It is important at this point to juxtapose the reality of what we have seen in a number of these types of investments, the stock market, bonds, whatever, where there is a financial adviser controlling those funds. We have seen that the ratios of the fees are five to six times the fees and administrative costs for the Canada pension plan. That is the reality in Canada today.

Quite frankly, this one is so unattractive that the cost will probably be even higher, because it is so unattractive for a major financial agency, a bank or insurance company, to get into this market. The administrative costs are going to be extremely high because of the low participation. We are going to see huge fees, and this bill does nothing to address that issue.

Another point to look at is when it is that small investor who has some ability to put money aside in an RSP, it begs the question why the investor would do that after what we just saw happen in 2008. We can go back to the high-tech bubble of the late 1990s and any number of times I have watched this happen.

Why would people trust their money going into this pool where there are very few regulations when we have seen what has happened in the U.S. with the housing bubble burst and all of what we have found out as to how funds were handled in that regard? Why would people even consider, if they have these funds, putting them into a pooled registered pension plan as opposed to maintaining control and deciding how best their money could work for them?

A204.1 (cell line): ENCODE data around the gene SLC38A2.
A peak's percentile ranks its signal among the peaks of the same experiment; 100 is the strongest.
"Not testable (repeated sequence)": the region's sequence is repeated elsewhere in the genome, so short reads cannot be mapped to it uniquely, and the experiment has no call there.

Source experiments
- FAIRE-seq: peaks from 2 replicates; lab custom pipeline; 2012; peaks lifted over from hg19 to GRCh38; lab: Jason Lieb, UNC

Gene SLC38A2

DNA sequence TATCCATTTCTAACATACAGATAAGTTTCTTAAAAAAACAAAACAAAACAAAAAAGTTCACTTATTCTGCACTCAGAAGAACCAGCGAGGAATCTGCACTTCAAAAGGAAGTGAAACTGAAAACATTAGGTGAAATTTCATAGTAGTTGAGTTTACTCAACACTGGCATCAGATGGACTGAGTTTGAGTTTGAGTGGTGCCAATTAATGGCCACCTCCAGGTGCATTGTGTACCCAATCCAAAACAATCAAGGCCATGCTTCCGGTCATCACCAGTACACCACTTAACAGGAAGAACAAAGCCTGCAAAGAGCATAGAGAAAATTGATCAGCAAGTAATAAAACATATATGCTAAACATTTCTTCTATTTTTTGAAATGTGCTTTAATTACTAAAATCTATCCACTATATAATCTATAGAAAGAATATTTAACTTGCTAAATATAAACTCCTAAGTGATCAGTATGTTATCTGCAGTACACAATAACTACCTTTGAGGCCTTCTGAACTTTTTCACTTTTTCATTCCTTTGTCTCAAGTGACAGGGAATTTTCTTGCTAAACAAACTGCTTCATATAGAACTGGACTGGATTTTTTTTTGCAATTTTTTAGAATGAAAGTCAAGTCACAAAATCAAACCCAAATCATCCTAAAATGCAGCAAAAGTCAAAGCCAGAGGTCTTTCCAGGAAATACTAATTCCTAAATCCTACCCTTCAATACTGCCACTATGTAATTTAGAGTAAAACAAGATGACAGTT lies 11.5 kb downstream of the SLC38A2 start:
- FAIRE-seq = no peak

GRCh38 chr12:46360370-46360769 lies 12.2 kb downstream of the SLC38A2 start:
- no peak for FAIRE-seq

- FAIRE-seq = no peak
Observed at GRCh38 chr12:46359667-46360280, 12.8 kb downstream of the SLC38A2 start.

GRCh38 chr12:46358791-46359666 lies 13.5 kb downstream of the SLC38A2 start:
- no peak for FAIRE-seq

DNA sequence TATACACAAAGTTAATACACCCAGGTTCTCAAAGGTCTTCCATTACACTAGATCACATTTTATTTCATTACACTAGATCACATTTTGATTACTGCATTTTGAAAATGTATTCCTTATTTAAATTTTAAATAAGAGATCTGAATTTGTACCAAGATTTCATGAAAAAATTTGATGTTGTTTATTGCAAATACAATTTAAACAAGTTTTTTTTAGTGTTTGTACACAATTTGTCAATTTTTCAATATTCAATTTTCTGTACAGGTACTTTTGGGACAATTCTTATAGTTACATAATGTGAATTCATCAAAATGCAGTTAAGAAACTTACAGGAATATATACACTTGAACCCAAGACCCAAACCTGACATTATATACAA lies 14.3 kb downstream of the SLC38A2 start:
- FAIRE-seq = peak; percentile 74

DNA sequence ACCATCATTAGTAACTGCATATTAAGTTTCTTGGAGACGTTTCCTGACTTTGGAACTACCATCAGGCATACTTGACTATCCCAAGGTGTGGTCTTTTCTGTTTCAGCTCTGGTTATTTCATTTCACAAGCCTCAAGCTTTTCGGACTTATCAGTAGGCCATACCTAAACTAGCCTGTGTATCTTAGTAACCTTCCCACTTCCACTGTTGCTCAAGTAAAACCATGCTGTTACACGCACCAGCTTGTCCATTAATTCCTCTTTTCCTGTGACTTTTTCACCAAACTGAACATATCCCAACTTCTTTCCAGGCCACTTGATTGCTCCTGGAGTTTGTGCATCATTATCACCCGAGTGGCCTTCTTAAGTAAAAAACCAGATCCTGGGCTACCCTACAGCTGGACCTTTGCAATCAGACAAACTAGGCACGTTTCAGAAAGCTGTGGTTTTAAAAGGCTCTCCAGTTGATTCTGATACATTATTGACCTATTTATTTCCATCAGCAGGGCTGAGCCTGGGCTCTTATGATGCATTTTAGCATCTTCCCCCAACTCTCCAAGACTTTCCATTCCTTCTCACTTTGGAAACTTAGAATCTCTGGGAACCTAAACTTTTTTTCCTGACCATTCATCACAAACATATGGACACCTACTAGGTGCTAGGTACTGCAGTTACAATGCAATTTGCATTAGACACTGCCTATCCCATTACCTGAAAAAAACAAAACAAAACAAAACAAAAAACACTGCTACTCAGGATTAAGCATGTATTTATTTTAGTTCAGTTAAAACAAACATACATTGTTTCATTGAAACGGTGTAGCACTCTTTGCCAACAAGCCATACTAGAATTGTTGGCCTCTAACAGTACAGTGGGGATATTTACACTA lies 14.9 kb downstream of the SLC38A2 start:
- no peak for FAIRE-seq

For those reasons, it is simply not going to be of any use whatsoever. Bill C-25 is a smokescreen. The government wants to try to convince Canadians that the reform which is so badly needed in our pension system, whatever source there is, is being handled by this one plan, and it is not. It is not at all. It is not going to work.

Let us look at the alternatives for a minute. The expansion of the CPP is clearly one of the routes to go. I heard the last speaker for the Conservatives talk about the stability of the CPP and its ability to deliver and that it is not available for the small merchant. That is one of the reforms that is necessary. We could do that. There are very clear proposals that have come from a number of groups over the last two to three years about how to reform the CPP to attract those people, to give them access to the CPP. It is an expansion of it. The administrators of it say it is possible to be done.

That is only one example of what could be done. I see my time is just about up. There are other reforms that need to be made with regard to the CPP. For instance, priority under the bankruptcy legislation needs to be given to pension funds. The OAS needs to be increased as opposed to what we are hearing, that the government is going to take away benefits by increasing the age. The GIS that needs to be addressed as well.

There are plans out there that are obviously better than this bill which is a smokescreen and should be defeated.